Subscribed-everything: the subscription-based business model continues to grow

Ilaria Gasparo
Apr 15 · 8 min read

This morning you’ve probably had your coffee while reading the news from an online newspaper, been commuting while listening to Spotify, once in the office you’ve commented with your colleague the last episode of that series on Netflix. Without even noticing we are totally immersed in the subscription economy.

Subscriptions have been on the rise in the past few years, and today they occupy almost every aspect of our lives. It is a booming business in almost every sector, growing by on average 100% a year and increasing from 57$ million in 2011 to 2.6$ billion in 2016.

Consumers “are very comfortable with buying online, with buying unknown commodities, with buying products and then letting someone else select it for you,” says Marshall Cohen, chief industry analyst at the NPD Group, who predicts that subscriptions will become an additional retail channel, alongside e-commerce and bricks-and-mortar.

As noted by Tien Tzuo, founder of Zuora with a past of several years of working at Salesforce, it is actually difficult to imagine a business that can not be translated into a subscription model.

Zuora is a company founded in 2008 that offers a software aimed to help companies and organisations to shift to the subscription-based business model. Tien Tzuo stated in his best seller book “Subscribed: why the subscription model will be your company’s future — and what to do about it”:

“If you are not shifting to this business model now chances are that in a few years you might not have any business left to shift.”

But, how does a subscription-model exactly work?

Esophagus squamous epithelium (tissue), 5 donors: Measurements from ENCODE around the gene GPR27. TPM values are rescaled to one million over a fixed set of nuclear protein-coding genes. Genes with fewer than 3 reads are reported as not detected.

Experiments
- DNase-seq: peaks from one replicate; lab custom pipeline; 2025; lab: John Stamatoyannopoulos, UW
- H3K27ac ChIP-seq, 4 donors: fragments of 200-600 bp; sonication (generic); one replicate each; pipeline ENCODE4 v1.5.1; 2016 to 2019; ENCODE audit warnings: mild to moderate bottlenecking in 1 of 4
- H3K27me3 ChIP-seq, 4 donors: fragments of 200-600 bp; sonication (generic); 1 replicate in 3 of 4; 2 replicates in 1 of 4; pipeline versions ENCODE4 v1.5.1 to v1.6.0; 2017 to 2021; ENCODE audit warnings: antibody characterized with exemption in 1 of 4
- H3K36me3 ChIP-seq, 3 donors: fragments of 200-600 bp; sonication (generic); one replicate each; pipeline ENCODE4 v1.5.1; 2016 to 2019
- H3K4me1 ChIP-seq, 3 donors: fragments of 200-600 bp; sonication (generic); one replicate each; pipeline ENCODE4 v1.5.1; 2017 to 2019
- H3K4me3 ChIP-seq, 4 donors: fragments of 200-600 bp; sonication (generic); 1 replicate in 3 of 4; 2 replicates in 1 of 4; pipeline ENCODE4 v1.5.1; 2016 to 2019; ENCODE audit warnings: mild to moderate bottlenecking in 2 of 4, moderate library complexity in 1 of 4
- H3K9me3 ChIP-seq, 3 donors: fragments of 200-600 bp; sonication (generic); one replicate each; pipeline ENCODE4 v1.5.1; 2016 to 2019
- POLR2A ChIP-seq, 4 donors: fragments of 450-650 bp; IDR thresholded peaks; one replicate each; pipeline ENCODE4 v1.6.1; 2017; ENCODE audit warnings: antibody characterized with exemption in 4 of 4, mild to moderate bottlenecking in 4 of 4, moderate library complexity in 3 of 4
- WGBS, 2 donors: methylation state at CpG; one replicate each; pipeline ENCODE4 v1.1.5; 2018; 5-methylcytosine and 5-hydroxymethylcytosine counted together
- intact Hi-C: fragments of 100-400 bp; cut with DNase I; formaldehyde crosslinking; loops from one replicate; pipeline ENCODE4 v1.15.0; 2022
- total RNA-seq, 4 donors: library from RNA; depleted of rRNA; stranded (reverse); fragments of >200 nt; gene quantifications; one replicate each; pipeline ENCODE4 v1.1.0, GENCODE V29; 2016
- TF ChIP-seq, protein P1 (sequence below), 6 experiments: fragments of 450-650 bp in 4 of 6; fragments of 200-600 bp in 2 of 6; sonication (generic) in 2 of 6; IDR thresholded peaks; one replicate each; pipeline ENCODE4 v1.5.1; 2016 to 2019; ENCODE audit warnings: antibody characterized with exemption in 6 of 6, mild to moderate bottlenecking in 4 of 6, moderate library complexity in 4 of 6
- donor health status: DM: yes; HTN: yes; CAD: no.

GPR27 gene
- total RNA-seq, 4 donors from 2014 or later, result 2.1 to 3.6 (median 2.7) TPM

Let’s start from its definition: it is considered a subscription-based business model a business model in which a customer must pay a recurring price at regular intervals of time to access to a product or service.

It operates a recurring revenue model, which requires consumers to pay a regular fee — once a customer commits, they are a guaranteed source of income for at least a month, and usually longer. Because of this, the company can predict its revenue stream, allowing management to plan and invest accordingly.

Main characteristics of this business model are:

  • Offers conversion
  • Customer retention depends on the quality of the offer
  • Lifetime customer value
  • Customer engagement
  • Referral generation from existing customers
  • Annual recurring revenue

In his book Tzuo explained it into details, and to try to assure retailers he quotes J.B. Wood and Thomas Lah, authors of another publication on the subject called “Technology-as-a-service Playbook: how to grow a profitable subscription business.”. In this book they explain the subscription model-revenue with a graphic called “The Fish Model”. As you can see from the image below, at the beginning costs grow and revenues drop, but, as soon as the transformation into a subscription model is completed, costs go down and the revenues come back up.